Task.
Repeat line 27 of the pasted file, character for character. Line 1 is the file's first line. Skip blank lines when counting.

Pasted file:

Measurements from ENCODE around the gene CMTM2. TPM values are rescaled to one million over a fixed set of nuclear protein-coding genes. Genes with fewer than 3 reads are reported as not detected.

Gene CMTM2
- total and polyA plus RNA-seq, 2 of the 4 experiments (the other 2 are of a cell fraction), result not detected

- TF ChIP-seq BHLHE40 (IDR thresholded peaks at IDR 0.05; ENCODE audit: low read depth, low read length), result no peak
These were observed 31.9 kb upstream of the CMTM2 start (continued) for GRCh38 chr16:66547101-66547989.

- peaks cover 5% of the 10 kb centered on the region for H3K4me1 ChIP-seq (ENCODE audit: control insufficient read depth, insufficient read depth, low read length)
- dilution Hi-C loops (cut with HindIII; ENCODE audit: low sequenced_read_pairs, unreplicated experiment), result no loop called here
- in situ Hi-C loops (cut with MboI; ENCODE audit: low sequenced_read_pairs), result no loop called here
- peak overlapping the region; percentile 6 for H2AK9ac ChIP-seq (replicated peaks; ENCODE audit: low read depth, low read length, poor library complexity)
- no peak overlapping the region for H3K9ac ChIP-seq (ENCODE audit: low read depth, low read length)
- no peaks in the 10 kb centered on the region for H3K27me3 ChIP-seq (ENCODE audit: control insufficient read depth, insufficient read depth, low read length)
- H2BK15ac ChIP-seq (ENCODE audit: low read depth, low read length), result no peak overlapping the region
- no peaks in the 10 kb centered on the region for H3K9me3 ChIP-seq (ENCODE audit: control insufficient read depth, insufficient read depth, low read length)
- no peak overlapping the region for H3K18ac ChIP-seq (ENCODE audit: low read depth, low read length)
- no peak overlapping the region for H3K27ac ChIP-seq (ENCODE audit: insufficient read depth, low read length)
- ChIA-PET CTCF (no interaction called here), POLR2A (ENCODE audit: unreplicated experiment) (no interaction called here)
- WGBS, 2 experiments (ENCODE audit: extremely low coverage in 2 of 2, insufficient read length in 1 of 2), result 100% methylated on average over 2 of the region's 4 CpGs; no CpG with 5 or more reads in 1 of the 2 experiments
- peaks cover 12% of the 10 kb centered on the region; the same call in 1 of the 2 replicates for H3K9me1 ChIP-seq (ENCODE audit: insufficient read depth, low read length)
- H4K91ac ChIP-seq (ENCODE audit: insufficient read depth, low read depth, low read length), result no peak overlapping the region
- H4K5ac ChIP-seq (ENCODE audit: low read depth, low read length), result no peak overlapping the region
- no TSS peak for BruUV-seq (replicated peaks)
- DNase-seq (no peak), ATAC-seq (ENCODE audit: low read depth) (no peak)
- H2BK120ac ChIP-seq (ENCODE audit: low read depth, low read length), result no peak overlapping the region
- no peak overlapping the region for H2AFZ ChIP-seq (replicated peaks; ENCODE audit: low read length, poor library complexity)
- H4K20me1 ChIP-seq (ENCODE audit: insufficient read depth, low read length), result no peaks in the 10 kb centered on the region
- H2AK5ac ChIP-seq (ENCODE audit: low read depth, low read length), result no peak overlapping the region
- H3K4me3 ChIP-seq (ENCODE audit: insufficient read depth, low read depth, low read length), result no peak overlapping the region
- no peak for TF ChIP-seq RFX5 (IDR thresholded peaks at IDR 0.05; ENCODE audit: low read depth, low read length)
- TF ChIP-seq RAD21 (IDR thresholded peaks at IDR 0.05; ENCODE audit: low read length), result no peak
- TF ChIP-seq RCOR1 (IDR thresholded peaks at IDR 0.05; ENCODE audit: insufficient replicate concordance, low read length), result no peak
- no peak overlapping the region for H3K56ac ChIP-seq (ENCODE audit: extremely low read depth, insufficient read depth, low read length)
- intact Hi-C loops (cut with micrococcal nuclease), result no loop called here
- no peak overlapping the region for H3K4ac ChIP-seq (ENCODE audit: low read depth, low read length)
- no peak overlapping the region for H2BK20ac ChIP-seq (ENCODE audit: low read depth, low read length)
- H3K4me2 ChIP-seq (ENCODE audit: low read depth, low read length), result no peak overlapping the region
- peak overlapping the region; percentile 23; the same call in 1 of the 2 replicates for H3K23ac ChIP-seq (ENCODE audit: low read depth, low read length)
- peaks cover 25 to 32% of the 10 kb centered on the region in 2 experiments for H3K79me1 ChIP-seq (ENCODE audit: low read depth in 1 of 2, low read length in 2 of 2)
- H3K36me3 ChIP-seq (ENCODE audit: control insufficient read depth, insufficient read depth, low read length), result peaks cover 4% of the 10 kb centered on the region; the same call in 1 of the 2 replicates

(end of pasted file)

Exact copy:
- H3K4me3 ChIP-seq (ENCODE audit: insufficient read depth, low read depth, low read length), result no peak overlapping the region